TALLAHASSEE, FL – The House State Affairs Committee today voted to pass HB 7089, a bill that undermines Amendment 4, the constitutional amendment that restores the eligibility to vote to Floridians with felony convictions after they complete all of the terms of their sentence. The amendment, which excludes those convicted of murder or sexual offenses, received votes from 5.1 million Floridians and passed in November.
The bill places unconstitutional restrictions on the eligibility to vote for individuals who should have their voting rights restored, as Floridians intended. Among other deficiencies, the bill creates additional financial barriers to voting that were not considered a part of a person’s sentence after receiving sentencing instructions from a judge and conditions the right of people who are eligible to vote on whether or not they can afford to pay fees.
The companion Senate version of this bill, SB 7086, passed the Senate Criminal Justice Committee last week despite constitutional concerns.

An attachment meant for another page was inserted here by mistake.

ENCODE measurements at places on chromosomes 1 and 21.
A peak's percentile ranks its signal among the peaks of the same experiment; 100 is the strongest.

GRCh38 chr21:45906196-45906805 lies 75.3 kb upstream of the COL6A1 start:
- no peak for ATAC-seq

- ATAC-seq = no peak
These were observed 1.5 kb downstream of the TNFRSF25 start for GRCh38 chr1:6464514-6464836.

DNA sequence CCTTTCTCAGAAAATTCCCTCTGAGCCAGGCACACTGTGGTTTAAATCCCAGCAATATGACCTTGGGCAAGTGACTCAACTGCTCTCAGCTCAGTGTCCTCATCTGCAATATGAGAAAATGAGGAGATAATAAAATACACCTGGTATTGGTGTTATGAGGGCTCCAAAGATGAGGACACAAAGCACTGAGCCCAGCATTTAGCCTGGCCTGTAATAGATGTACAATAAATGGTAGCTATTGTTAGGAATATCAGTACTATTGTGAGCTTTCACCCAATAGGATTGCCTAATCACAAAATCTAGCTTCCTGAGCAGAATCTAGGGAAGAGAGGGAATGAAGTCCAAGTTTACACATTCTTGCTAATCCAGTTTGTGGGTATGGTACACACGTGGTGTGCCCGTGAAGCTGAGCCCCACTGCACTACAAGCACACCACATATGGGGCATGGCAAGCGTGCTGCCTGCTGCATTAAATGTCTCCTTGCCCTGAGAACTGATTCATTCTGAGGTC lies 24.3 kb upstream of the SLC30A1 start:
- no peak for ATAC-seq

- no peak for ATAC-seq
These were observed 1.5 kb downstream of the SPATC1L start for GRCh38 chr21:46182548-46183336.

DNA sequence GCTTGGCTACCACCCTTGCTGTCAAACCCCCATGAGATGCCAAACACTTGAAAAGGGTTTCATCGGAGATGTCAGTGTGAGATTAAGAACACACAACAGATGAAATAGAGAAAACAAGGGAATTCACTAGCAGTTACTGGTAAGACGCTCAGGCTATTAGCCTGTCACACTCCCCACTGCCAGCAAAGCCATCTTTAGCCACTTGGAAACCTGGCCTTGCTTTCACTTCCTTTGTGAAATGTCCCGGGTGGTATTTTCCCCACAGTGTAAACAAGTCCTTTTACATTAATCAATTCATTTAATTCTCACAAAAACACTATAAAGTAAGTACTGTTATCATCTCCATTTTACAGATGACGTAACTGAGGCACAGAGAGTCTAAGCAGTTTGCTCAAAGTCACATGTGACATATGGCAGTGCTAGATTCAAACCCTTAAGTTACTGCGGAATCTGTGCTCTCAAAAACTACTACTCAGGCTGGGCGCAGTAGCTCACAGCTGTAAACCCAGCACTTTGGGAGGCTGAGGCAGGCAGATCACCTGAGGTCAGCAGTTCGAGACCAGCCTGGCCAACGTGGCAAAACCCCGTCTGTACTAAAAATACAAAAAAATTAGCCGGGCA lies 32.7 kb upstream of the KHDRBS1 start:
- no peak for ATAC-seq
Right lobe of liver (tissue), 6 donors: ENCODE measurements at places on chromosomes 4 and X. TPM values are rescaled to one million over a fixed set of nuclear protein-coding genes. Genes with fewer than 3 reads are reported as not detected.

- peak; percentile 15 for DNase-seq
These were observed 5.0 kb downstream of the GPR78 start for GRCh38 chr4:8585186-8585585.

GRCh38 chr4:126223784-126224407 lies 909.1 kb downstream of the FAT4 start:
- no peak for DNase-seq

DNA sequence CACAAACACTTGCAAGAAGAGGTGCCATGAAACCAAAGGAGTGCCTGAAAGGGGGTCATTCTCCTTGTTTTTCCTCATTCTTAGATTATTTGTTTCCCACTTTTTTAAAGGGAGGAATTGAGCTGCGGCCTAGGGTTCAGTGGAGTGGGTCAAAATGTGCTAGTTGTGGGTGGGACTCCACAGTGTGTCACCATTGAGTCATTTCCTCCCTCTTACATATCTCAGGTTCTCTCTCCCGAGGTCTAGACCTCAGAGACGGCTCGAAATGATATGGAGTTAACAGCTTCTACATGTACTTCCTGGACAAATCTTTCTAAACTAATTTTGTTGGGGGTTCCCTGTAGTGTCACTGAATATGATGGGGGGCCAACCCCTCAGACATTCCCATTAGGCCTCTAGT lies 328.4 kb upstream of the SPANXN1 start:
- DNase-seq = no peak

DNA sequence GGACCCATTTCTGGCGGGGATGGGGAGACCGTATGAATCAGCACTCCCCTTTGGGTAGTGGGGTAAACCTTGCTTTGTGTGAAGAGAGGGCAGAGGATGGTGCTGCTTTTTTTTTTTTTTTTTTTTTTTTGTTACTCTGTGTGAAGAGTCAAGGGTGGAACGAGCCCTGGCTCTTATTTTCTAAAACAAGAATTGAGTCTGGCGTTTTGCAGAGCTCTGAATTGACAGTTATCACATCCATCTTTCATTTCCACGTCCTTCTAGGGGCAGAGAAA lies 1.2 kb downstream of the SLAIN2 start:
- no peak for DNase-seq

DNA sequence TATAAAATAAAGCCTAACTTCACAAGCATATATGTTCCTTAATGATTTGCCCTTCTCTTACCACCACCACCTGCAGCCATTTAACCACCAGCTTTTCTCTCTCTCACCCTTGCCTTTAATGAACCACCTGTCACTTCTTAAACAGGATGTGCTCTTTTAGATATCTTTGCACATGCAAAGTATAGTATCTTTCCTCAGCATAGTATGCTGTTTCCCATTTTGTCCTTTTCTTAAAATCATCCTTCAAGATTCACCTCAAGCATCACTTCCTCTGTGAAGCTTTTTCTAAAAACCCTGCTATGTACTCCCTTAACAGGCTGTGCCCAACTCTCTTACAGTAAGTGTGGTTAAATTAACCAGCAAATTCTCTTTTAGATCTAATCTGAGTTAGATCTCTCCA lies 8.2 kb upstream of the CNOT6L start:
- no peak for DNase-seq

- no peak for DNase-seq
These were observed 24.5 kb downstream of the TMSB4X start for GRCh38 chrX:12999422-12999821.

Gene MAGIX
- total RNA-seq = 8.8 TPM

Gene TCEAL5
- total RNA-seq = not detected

Kirk Bailey, political director of the ACLU of Florida responded to today’s vote saying:
“5.1 million Floridians made it resoundingly clear that they believe in second chances by passing Amendment 4. State lawmakers should be protecting the integrity of our democracy instead of obstructing rightful access to the ballot box.
“The House voting restriction bill is a blatant overreach of the state legislature, raises serious constitutional concerns, is overly broad, and thwarts the will of Florida voters. It will broaden the narrow exclusions for sexual felony offenses in the amendment, and expand what was contemplated by completion of one’s sentence to include monetary obligations unrelated to one’s sentence. It goes well beyond the text of Amendment 4 or what voters intended when they approved Amendment 4.
“This attempt to restrict voting in our state will continue to be met by concerned Floridians who will fight back to resist attacks on our fundamental rights. Lawmakers should uphold the will of Florida voters, stand for second chances and oppose this bill.”
More on the constitutional concerns of HB 7089 here: https://bit.ly/2FZwRRZ